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NEW ZEALAND

   (later, ZEALANDIA)

 

Nationality:

Britain

Type: B
Class: KING EDWARD VII - eight in class
Builder: Portsmouth Dockyard
Completed: July, 1905
Displacement: 15,885 tons

Dimensions: (in feet and inches)

453' 9" x 78' x 25' 8"

Armor:
PLACEMENT THICKNESS
Belt: 8" - 9"
Bulkheads: 8" - 12"
Barbettes: 12"
12" Gun houses: 8" - 12"
9.2" Gun houses: 5" - 9"
6" battery: 7"
Decks: 1" - 2.5"
CT: 12"
Machinery: 2-shaft, 4-cyl. VTE; 12 Niclausse plus three cylindrical boilers; 18,000ihp.  Coal:  2,200 tons.  Range:  7,000nm at 10 knots
Speed: 18.5 knots
Armament:
NUMBER SIZE MOUNTS
4 12" BL 2x2
4 9.2" BL 4x1
10 6" QF 10x1
14 12-pdr. 14x1
14 3-pdr. 14x1
4 18" TT submerged
Compliment: 777

 

 

Sister ships:  AFRICA, BRITANNIA, COMMONWEALTH, DOMINION, HIBERNIA, HINDUSTAN, KING EDWARD VII

 

 

Notes:  The eight ships of the KING EDWARD VII class were ordered in three separate groups in the period 1901-1904.  They were the first Royal Navy battleships to mount the 9.2" gun in their secondary armaments.  As it turned out, this jump to 9.2" guns proved to be problematic in action, as the difference in splashes between the 12" guns of the main battery and the 9.2" guns of the secondary was very small, which made gunlaying corrections very difficult.  This difficulty gave impetus to the development of the "all-big-gun" type both in England and in other navies.  They were also the first class to have fire control positions on both masts, in place of the "fighting tops" found in the older ships.

 

The KING EDWARD VII class was over 1,000 tons heavier than the preceding DUNCAN class.  This increase in weight was not only due to increased size, but also due to an increase in the armor; the casemate protection of the 6" guns was abandoned in favor of a central battery layout.  The armor here was 7" thick, and increased the area covered by one deck higher than in the DUNCAN class.  The machinery installed in the eight ships differed greatly, as the entire class served as "test beds" for varying combinations of boilers.  However, they all exceeded their design speeds on trials.  They had very good turning circles (noted as being as little as 340 yards at 15 knots).  But their balanced rudders (the first installed in front-line ships since the 1870's) did not function as desired; it proved to be difficult to steer a steady course, and the subsequent, nearly-constant corrections that had to be made earned the class the nickname "The Wobbly Eight".  The KING EDWARD VII class were noted as being good gun platforms, but with a lower freeboard, they were noted as being wet ships in heavy weather.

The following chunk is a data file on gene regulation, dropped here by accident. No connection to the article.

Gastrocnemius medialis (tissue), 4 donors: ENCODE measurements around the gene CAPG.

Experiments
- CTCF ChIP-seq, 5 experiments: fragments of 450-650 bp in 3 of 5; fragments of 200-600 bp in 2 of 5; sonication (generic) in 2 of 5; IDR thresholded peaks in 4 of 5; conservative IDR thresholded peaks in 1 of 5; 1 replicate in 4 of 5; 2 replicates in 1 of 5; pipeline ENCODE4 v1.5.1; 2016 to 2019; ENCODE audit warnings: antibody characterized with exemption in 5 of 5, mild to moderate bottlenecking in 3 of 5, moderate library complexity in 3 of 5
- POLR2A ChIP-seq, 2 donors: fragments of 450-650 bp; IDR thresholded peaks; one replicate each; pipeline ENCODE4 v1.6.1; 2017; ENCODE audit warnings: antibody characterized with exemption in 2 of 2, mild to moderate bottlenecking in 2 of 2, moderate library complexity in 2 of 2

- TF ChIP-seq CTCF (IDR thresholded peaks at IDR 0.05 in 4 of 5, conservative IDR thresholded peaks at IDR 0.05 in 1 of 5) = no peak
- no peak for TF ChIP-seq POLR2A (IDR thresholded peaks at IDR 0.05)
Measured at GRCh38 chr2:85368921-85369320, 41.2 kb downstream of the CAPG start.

Upon her commissioning in 1906, NEW ZEALAND was assigned to the Atlantic Fleet; she was transferred to the Channel Fleet in 1907.  In March, 1909, she joined the 2nd Division, Home Fleet.  On 1 December 1911, she was renamed ZEALANDIA to release her "old" name for the INDEFATIGABLE-class battlecruiser NEW ZEALAND.  In May, 1912, she was assigned to the 3rd Battle Squadron.  At the beginning of World War I, the squadron was transferred to the Grand Fleet, and was used in support of cruisers on the Northern Patrol.  On 10 September 1914, ZEALANDIA rammed a German submarine in the North Sea.  During December, 1915 - January, 1916, ZEALANDIA served in the eastern Mediterranean, and in February, 1916 she was refitted at Portsmouth.  Upon her return, ZEALANDIA continued her service with the 3rd Battle Squadron.  She underwent a refit again in December, 1916 - June, 1917 at Chatham.  After a final refit (during which her casemated 6" guns were removed and replaced with four 6" guns mounted a deck higher, a tripod foremast, a director and fire control system), ZEALANDIA was sent to Portsmouth in January, 1918 for duty as a gunnery training ship and for trials.  ZEALANDIA was paid off in September, 1918, and served as an accommodation ship at Portsmouth in 1919.  ZEALANDIA was sold for scrapping in 1921.

 

Pictures

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Navis 111

(as AFRICA)

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